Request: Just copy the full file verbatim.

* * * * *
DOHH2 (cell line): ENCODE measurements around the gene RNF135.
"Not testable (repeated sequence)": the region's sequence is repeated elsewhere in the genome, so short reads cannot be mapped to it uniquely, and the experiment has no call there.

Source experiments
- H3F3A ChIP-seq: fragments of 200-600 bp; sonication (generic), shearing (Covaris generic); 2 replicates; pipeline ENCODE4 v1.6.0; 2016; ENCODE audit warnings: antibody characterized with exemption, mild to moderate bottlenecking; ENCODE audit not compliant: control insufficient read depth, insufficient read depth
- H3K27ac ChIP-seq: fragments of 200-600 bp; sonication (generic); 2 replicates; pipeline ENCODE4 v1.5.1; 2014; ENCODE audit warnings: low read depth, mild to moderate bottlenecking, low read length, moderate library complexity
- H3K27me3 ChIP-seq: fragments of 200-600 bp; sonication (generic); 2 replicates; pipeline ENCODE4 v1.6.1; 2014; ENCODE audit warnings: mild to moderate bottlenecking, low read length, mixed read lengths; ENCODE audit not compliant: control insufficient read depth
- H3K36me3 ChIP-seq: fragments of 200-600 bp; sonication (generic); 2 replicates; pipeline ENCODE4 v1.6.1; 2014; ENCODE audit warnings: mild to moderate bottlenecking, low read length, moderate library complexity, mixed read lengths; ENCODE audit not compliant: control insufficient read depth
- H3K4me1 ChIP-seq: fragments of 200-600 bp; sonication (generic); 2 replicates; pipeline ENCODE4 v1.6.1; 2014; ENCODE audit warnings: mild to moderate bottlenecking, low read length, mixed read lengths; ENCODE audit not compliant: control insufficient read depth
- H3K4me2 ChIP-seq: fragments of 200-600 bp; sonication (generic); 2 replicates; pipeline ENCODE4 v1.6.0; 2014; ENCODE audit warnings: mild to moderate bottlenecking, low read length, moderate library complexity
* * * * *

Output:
DOHH2 (cell line): ENCODE measurements around the gene RNF135.
"Not testable (repeated sequence)": the region's sequence is repeated elsewhere in the genome, so short reads cannot be mapped to it uniquely, and the experiment has no call there.

Source experiments
- H3F3A ChIP-seq: fragments of 200-600 bp; sonication (generic), shearing (Covaris generic); 2 replicates; pipeline ENCODE4 v1.6.0; 2016; ENCODE audit warnings: antibody characterized with exemption, mild to moderate bottlenecking; ENCODE audit not compliant: control insufficient read depth, insufficient read depth
- H3K27ac ChIP-seq: fragments of 200-600 bp; sonication (generic); 2 replicates; pipeline ENCODE4 v1.5.1; 2014; ENCODE audit warnings: low read depth, mild to moderate bottlenecking, low read length, moderate library complexity
- H3K27me3 ChIP-seq: fragments of 200-600 bp; sonication (generic); 2 replicates; pipeline ENCODE4 v1.6.1; 2014; ENCODE audit warnings: mild to moderate bottlenecking, low read length, mixed read lengths; ENCODE audit not compliant: control insufficient read depth
- H3K36me3 ChIP-seq: fragments of 200-600 bp; sonication (generic); 2 replicates; pipeline ENCODE4 v1.6.1; 2014; ENCODE audit warnings: mild to moderate bottlenecking, low read length, moderate library complexity, mixed read lengths; ENCODE audit not compliant: control insufficient read depth
- H3K4me1 ChIP-seq: fragments of 200-600 bp; sonication (generic); 2 replicates; pipeline ENCODE4 v1.6.1; 2014; ENCODE audit warnings: mild to moderate bottlenecking, low read length, mixed read lengths; ENCODE audit not compliant: control insufficient read depth
- H3K4me2 ChIP-seq: fragments of 200-600 bp; sonication (generic); 2 replicates; pipeline ENCODE4 v1.6.0; 2014; ENCODE audit warnings: mild to moderate bottlenecking, low read length, moderate library complexity